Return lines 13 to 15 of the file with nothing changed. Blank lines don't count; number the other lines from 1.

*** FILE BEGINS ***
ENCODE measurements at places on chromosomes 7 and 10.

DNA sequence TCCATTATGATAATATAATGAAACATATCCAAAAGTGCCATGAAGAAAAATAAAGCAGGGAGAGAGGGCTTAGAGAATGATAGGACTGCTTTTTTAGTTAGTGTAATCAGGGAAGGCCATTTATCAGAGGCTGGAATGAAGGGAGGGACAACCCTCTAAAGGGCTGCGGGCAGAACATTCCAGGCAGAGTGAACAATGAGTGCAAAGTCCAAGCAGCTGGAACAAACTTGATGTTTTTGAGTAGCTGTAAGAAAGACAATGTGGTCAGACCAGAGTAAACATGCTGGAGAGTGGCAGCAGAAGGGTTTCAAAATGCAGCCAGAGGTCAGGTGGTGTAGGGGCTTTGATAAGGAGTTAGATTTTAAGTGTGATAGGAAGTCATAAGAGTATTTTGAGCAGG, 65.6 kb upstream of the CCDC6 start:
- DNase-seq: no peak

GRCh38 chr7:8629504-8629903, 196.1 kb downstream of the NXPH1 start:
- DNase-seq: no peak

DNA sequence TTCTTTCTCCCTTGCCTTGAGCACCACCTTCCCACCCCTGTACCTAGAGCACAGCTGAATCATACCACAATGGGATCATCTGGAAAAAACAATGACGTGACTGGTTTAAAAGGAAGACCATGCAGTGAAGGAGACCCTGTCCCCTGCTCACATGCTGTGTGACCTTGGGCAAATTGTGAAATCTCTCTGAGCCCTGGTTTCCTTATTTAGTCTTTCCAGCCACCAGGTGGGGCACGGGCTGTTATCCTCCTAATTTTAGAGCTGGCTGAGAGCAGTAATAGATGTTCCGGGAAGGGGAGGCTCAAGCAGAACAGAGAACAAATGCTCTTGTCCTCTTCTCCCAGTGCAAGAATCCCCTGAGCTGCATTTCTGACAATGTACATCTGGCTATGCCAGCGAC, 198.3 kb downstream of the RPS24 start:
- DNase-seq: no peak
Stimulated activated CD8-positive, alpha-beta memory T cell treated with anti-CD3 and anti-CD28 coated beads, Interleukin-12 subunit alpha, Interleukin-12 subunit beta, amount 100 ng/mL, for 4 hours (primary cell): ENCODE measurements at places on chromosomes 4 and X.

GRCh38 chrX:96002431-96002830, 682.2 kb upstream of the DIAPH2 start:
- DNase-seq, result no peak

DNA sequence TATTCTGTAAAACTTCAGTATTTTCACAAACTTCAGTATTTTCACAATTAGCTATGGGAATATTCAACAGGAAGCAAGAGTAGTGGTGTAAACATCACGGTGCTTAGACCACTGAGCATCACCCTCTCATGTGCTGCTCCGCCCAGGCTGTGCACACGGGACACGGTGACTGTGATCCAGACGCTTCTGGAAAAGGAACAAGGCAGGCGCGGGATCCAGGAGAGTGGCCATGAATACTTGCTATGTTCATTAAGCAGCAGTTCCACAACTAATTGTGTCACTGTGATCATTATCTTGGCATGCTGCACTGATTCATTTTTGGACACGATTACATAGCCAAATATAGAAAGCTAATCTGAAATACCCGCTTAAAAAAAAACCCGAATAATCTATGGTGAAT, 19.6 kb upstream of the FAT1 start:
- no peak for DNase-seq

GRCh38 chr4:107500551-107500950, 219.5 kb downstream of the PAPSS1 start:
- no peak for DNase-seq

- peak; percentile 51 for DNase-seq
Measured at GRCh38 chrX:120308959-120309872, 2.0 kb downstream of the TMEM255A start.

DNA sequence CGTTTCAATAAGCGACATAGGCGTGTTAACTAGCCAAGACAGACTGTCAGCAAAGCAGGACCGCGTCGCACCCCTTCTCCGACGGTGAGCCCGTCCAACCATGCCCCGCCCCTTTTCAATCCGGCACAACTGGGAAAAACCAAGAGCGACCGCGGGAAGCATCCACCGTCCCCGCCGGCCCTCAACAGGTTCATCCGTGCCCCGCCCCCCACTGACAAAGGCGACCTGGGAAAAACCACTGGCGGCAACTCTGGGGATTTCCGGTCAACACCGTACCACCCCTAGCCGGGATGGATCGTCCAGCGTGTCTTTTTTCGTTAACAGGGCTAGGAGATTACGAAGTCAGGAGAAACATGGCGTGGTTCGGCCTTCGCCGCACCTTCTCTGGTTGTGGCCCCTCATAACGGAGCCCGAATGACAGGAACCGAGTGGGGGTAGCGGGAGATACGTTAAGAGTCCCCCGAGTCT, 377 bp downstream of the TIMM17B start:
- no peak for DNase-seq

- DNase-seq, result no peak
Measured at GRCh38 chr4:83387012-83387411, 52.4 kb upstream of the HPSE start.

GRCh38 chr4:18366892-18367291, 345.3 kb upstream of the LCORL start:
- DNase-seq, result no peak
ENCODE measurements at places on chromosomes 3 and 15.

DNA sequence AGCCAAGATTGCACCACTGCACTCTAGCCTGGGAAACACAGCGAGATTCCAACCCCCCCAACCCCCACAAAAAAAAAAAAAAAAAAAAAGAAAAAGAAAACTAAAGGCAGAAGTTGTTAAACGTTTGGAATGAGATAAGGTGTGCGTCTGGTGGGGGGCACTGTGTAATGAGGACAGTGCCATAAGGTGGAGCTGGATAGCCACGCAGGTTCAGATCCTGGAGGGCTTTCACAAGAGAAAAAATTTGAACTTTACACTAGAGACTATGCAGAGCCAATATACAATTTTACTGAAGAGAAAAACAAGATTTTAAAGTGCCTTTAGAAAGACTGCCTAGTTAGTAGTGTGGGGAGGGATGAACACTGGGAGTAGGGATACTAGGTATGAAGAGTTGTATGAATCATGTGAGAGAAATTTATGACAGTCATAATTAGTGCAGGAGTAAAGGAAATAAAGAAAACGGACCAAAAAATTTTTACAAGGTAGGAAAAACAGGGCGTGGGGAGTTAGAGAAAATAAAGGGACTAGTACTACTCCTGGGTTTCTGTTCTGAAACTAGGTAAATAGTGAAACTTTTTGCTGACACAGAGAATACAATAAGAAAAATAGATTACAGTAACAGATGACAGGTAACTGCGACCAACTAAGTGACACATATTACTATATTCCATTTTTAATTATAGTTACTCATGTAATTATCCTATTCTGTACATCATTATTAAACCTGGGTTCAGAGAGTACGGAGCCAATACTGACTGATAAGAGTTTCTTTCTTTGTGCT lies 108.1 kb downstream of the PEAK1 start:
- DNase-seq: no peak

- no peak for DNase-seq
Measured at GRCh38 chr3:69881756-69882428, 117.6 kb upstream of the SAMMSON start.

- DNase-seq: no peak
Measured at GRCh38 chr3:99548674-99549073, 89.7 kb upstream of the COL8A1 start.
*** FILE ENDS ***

GRCh38 chr4:107500551-107500950, 219.5 kb downstream of the PAPSS1 start:
- no peak for DNase-seq

- peak; percentile 51 for DNase-seq